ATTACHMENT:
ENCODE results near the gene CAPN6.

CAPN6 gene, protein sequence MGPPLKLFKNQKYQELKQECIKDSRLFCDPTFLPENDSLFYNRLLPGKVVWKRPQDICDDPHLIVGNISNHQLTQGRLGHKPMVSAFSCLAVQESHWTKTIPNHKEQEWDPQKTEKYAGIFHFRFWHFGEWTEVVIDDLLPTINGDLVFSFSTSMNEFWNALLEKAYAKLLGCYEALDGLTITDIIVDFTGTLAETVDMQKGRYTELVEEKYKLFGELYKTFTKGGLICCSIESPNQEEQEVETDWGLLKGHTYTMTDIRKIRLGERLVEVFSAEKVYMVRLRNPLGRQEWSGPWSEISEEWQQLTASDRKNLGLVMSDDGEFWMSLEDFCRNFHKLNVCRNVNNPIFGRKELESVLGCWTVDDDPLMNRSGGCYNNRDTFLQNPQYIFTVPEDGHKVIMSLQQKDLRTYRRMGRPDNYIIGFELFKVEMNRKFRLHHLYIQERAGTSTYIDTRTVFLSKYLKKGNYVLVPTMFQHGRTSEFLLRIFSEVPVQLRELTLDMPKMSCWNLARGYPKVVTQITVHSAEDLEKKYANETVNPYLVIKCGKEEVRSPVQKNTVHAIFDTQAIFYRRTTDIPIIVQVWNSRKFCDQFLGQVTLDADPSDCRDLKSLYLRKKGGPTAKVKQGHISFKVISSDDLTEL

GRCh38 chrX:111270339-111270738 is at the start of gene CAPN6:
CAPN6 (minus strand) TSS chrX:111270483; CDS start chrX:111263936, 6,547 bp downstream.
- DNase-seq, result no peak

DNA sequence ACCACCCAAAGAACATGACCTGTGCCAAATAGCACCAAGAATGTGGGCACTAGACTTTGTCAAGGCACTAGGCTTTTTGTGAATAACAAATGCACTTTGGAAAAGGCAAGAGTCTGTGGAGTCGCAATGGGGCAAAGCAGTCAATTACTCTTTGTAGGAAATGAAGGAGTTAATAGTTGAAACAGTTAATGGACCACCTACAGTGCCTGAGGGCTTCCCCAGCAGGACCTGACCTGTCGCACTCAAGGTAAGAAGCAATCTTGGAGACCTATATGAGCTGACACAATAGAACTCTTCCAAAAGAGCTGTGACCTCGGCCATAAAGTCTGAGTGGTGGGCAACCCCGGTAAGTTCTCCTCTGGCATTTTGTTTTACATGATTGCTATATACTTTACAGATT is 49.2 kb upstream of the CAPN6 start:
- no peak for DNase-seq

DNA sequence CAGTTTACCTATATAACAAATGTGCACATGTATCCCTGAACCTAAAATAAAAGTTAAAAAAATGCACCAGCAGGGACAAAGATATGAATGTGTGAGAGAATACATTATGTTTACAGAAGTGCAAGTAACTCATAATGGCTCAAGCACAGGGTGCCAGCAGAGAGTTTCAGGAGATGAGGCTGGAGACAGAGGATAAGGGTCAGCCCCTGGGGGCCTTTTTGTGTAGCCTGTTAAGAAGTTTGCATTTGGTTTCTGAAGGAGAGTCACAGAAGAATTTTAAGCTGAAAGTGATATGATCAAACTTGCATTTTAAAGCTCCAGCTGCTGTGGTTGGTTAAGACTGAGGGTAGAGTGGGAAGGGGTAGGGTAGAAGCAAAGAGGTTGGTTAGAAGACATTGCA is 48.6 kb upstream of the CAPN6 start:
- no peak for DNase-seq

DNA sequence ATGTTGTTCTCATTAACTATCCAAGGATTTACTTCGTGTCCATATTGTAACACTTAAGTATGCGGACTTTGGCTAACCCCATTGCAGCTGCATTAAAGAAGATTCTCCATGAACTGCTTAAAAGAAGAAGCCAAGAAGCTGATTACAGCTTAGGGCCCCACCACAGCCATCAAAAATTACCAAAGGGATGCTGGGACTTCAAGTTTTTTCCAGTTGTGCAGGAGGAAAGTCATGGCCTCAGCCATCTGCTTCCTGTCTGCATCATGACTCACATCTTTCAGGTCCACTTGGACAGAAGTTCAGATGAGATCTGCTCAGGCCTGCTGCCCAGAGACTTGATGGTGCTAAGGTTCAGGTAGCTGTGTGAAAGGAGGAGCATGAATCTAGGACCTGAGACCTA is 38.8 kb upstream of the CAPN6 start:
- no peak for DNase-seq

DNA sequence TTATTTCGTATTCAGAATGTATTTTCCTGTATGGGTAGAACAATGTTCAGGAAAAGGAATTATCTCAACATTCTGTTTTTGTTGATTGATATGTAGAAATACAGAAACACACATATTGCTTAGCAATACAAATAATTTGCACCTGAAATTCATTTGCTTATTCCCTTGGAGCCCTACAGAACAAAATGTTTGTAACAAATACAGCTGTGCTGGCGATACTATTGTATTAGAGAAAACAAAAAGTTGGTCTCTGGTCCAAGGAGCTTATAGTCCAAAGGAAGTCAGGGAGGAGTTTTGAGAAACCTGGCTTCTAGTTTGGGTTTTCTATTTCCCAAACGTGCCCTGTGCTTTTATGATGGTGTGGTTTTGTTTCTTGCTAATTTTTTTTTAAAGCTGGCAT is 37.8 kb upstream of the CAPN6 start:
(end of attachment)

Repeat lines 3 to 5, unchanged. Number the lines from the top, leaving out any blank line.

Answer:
GRCh38 chrX:111270339-111270738 is at the start of gene CAPN6:
CAPN6 (minus strand) TSS chrX:111270483; CDS start chrX:111263936, 6,547 bp downstream.
- DNase-seq, result no peak